How Existing Zoning Regulations Restrict Use of Your Property
Local governments enact zoning ordinances to conserve and promote what they consider to be public health, safety, convenience and general welfare of the community. Most zoning ordinances divide a county or municipality into swaths of property that allow different uses (e.g., separating residential from commercial and industrial uses) and that restrict relatively intense uses to certain areas (compare the uses of property in downtown Tucson with those in Vail). While in some areas you can put only single family residences on lots of at least 36 acres, on others you can put highly intense petroleum storage facilities.
Regardless of how you want to develop your property, to figure out what you are currently allowed to build, you start by finding the zoning designation of an individual piece of property. The local municipalities and county publish zoning maps that tell you the zoning of all property within their boundaries; just find your property on the map and find its zoning designation. A good place to start the process of finding a zoning designation for any property located in Pima County is through the County’s MapGuide Website, available at:
By clicking the boxes on the left side of the screen, you can add different data “layers” that show different information about a piece of property. Zoning designation layers become available once you zoomed in enough to see individual street names. Each municipality within Pima County works to keep these unofficial maps up-to-date.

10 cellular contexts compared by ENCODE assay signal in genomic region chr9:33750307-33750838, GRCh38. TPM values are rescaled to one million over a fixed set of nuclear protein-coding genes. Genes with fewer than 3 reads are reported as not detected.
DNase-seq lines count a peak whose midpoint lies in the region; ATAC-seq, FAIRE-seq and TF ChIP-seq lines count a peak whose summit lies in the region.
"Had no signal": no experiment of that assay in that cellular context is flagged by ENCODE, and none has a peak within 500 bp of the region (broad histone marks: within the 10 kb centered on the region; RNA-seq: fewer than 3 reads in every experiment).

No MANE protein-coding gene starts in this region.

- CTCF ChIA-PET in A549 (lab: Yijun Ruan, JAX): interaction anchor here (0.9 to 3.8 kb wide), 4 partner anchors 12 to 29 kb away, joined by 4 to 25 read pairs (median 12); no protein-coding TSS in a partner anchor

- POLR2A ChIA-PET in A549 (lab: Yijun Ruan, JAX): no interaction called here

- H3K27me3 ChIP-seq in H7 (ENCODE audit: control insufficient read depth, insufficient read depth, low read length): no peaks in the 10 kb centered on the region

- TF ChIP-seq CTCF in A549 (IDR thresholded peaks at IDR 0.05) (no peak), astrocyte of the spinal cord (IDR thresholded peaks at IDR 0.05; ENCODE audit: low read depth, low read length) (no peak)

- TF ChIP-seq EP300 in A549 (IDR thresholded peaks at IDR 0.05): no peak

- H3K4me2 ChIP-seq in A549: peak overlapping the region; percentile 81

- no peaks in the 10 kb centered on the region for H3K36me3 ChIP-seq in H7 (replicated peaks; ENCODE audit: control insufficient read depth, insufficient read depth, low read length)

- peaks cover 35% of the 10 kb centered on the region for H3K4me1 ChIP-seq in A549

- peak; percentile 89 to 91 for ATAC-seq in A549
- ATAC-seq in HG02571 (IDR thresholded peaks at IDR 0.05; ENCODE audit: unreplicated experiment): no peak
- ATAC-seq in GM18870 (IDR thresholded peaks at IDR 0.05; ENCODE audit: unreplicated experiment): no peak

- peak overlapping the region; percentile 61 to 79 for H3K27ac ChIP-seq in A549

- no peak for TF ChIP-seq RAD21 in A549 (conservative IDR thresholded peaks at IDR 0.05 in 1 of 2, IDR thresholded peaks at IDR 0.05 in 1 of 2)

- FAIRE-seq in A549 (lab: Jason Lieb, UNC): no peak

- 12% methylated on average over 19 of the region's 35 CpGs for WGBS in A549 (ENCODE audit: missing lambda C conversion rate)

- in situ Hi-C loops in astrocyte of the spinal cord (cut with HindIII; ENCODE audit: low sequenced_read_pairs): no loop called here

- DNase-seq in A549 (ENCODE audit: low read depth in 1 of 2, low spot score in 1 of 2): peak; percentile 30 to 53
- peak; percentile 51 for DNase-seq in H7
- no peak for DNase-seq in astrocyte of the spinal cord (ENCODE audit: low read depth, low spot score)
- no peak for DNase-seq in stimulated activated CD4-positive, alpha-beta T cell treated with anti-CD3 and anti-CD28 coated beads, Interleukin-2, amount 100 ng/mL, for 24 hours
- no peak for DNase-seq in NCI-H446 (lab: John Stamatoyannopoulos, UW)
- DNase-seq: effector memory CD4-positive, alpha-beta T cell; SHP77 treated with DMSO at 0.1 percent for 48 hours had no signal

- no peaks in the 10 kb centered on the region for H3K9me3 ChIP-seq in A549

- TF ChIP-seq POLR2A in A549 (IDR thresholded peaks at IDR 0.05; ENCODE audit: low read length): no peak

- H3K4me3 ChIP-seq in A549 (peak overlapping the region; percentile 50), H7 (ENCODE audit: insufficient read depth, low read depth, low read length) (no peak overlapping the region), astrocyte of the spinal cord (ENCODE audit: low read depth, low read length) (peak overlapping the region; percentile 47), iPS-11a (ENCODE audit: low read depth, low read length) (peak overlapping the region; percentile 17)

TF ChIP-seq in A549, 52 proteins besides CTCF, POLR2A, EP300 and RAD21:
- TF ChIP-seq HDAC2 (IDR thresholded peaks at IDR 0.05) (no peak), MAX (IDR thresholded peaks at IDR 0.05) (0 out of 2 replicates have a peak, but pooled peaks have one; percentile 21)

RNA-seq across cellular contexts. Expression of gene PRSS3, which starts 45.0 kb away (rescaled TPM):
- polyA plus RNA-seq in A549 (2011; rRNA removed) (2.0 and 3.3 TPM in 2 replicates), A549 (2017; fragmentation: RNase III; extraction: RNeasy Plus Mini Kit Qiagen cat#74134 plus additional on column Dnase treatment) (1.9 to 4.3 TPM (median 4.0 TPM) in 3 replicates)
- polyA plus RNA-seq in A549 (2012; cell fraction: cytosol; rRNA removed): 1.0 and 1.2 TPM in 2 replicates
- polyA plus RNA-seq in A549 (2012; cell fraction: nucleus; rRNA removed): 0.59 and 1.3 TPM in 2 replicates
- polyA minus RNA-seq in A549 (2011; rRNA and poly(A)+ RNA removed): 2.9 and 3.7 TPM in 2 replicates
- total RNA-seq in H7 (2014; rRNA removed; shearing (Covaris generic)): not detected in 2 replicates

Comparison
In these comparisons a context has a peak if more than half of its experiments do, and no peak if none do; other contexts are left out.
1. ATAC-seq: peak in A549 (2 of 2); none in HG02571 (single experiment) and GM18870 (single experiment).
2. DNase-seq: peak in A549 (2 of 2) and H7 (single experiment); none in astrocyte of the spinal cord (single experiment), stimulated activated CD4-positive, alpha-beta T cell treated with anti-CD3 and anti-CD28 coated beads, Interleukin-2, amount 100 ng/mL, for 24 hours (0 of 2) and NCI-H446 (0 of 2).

Once you know the zoning designation, check with the zoning code of the jurisdiction to find out what uses are permitted within the applicable zone. Even if what you want to do is not permitted within a zone, sometimes the jurisdiction will allow for its development under a conditional or special use permit that you can get by submitting an application and going through one or more hearings to explain your circumstances.
In some cases, though, unofficial maps do not tell the whole story. For example, some local jurisdictions place additional restrictions on property when they rezone it. Sometimes, the owner agreed to place restrictions on the property in order to obtain a use that an original zoning designation would not allow; sometimes the local jurisdiction would “exact” a condition when it was interested in maintaining a wash or cutting a road through an area. The best way to find these conditions is to check with the official zoning maps and the planning and zoning files of the jurisdiction, although some may also show up in title searches. If you don’t find out these conditions beforehand, they can pop up when the jurisdiction denies your request for a construction permit.
Other restrictions that can pop up may be found in such things as covenants, conditions, and restrictions recorded on your property, or perhaps joint maintenance agreements for wells or private sewer lines draining into the public sewer system. You can also find these restrictions through a title search, either the one you get when you buy a piece of property or find in an updated search.
Remember, too, that jurisdictions sometimes put new requirements on existing property uses. These new regulations create so-called “non-conforming uses” out of the existing structures. Although you can maintain the use and even rebuild it if destroyed, say, in a catastrophic fire, the jurisdiction has created some restrictions on expansion. So, for example, if you own a building on a commercial property located within Pima County since before 1985, you may not be able to expand your business without providing a development plan for the entire parcel, spending sometimes tens of thousands of dollars to comply with development plan requirements.
Although the local jurisdiction likely cannot change conditions privately placed on your property (such as with joint use agreements), you can request it to change conditions that it placed on the property. And if a request to modify individual conditions still won’t let you build what you want, requesting to rezone the property might be necessary.